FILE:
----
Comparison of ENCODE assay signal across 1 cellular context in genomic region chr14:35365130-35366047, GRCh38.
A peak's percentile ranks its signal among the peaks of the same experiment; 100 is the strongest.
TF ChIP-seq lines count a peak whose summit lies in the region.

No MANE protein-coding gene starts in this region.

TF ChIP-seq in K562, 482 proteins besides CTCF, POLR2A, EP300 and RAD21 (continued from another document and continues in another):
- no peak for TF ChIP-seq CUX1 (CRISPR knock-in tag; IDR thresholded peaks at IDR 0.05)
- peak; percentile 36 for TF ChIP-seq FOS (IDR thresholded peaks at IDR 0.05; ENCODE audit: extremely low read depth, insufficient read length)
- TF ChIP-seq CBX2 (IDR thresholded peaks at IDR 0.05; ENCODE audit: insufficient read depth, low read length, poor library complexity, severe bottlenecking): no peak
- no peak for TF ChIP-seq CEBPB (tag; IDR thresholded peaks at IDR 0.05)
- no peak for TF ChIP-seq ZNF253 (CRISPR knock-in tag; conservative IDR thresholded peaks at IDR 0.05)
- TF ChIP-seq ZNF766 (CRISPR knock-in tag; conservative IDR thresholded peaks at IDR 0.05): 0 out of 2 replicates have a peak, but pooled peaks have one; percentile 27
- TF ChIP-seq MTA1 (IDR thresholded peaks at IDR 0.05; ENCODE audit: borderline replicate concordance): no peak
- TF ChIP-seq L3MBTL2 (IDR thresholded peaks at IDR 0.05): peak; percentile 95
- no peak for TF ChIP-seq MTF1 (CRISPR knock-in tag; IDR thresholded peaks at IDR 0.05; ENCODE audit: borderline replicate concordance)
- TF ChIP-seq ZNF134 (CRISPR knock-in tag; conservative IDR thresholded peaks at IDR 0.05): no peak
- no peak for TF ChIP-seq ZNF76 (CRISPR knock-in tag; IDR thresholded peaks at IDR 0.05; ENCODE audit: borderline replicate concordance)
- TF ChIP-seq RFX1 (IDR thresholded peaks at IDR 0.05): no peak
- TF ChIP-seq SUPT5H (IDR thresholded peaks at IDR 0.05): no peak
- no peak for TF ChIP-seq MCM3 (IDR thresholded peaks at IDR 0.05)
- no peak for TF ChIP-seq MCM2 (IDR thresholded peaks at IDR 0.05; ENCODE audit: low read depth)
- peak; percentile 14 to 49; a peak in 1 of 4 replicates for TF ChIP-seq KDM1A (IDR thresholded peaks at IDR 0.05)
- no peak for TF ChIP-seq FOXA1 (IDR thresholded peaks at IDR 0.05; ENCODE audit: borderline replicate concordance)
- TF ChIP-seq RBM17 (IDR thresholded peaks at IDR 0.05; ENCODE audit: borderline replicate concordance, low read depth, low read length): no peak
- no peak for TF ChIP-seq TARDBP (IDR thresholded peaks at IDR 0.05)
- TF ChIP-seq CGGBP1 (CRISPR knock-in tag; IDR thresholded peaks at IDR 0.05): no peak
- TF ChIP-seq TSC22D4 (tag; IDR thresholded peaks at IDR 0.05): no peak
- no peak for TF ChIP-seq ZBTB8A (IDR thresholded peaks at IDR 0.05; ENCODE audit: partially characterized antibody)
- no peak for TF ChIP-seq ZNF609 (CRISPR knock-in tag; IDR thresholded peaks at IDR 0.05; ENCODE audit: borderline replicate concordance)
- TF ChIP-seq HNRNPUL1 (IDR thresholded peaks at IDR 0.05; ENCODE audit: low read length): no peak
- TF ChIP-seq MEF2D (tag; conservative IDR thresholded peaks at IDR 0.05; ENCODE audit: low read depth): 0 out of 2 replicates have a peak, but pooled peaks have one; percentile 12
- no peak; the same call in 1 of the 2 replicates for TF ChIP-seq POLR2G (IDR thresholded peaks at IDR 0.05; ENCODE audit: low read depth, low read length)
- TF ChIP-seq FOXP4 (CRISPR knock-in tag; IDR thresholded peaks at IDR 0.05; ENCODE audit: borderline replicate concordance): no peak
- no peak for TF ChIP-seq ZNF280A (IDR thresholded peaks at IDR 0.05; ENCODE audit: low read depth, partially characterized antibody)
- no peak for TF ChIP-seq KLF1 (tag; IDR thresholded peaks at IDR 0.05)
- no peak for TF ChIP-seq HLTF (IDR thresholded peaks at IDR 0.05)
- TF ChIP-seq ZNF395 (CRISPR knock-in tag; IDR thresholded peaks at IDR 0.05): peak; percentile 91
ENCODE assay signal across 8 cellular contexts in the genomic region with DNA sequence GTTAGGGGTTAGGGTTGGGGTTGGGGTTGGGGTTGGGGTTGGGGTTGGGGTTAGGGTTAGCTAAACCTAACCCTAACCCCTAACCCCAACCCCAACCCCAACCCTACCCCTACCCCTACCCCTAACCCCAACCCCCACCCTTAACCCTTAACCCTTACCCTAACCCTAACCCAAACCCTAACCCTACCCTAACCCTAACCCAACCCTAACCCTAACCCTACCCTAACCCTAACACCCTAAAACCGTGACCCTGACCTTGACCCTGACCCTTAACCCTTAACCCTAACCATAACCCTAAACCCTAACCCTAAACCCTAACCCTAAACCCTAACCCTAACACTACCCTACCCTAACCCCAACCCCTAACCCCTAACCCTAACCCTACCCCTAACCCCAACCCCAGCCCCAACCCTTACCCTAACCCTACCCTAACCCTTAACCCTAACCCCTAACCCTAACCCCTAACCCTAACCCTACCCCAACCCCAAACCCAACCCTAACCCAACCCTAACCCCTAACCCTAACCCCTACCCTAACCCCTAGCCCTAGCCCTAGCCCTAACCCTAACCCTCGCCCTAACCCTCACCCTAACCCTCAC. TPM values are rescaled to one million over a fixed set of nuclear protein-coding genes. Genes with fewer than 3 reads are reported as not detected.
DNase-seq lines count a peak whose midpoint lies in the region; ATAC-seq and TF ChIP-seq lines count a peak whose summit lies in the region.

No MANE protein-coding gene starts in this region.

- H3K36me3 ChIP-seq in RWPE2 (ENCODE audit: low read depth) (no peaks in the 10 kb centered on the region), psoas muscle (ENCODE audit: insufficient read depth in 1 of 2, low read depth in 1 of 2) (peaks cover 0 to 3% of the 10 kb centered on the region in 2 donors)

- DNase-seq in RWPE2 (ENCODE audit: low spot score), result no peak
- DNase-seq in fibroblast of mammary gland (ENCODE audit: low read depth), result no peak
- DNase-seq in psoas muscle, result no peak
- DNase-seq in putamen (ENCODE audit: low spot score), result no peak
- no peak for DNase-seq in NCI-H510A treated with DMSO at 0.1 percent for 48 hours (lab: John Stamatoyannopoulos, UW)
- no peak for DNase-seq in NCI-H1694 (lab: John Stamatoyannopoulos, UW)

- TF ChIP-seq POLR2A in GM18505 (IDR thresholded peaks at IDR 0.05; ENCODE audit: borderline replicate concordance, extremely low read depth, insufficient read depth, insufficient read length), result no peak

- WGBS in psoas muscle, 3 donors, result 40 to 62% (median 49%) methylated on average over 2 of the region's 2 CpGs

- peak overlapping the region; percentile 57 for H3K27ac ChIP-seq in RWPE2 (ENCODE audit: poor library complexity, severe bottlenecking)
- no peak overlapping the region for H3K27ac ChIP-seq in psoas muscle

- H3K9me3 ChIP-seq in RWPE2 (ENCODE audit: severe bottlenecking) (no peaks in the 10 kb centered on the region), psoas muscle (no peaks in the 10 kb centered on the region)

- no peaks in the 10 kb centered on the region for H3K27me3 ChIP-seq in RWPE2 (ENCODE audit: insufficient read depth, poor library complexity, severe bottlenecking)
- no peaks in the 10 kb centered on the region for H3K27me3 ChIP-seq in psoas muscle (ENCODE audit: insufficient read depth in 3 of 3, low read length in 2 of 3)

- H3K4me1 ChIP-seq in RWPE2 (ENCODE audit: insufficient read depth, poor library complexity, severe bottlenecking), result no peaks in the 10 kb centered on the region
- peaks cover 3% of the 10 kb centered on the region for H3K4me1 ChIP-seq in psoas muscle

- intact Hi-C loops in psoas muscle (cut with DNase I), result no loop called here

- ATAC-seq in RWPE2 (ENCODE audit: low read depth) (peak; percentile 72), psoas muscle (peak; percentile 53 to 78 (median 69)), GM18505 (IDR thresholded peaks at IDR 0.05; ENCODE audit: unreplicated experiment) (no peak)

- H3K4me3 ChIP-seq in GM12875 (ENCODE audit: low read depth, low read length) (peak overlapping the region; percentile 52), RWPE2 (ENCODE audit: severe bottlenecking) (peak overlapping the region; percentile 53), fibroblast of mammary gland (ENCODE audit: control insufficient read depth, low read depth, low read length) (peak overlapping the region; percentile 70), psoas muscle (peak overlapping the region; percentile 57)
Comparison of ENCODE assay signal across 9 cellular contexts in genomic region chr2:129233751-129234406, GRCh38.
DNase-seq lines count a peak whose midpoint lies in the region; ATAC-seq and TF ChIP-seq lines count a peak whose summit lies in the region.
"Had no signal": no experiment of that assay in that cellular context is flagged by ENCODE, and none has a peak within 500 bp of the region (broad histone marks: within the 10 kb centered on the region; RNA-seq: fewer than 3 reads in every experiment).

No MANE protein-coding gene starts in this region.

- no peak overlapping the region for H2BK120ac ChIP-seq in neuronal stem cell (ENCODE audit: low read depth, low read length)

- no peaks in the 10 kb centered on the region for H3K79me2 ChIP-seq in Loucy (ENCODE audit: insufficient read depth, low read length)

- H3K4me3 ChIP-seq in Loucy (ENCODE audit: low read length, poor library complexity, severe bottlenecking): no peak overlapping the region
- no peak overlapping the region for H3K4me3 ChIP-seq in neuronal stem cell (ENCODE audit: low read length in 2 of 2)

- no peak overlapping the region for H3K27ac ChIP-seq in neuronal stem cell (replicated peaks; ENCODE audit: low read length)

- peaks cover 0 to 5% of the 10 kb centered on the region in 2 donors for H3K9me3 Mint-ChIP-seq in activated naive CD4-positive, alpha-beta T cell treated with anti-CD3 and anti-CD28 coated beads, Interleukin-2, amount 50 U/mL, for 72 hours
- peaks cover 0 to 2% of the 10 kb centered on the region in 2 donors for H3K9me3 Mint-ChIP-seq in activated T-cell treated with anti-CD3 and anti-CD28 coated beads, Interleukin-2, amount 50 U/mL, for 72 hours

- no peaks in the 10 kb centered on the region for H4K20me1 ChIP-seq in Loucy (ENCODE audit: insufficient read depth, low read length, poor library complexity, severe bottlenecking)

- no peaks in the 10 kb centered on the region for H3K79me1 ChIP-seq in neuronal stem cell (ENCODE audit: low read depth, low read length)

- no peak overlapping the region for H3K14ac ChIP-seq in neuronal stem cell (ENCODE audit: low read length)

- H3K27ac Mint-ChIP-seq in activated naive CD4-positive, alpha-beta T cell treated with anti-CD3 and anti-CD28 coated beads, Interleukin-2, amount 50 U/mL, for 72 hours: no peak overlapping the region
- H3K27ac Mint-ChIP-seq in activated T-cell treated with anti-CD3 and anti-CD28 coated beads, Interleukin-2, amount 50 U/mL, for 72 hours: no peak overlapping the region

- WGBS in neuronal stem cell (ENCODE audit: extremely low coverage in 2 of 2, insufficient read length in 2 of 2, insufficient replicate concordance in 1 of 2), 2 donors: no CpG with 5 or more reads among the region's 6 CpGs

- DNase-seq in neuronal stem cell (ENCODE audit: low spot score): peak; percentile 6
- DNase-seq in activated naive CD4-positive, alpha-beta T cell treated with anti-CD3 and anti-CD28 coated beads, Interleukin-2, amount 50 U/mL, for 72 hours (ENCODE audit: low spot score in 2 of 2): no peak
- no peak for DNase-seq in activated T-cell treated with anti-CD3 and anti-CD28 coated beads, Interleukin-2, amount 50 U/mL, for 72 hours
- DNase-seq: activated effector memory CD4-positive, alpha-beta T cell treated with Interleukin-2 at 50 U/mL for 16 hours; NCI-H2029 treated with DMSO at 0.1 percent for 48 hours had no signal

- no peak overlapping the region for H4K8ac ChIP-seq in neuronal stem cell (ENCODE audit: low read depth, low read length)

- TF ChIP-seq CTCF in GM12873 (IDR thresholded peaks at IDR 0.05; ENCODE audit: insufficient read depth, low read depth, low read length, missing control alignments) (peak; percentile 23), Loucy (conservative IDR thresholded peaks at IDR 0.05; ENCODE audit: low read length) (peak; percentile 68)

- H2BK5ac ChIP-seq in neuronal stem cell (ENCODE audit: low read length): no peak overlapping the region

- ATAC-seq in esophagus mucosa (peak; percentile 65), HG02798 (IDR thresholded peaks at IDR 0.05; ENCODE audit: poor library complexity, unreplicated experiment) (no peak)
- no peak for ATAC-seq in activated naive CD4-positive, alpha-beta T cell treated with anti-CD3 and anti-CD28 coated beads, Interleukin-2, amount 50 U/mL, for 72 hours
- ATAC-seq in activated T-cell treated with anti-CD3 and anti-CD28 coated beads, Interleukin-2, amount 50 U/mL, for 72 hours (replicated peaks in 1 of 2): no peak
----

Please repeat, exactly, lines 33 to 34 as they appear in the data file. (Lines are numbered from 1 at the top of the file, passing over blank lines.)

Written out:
- no peak for TF ChIP-seq ZNF280A (IDR thresholded peaks at IDR 0.05; ENCODE audit: low read depth, partially characterized antibody)
- no peak for TF ChIP-seq KLF1 (tag; IDR thresholded peaks at IDR 0.05)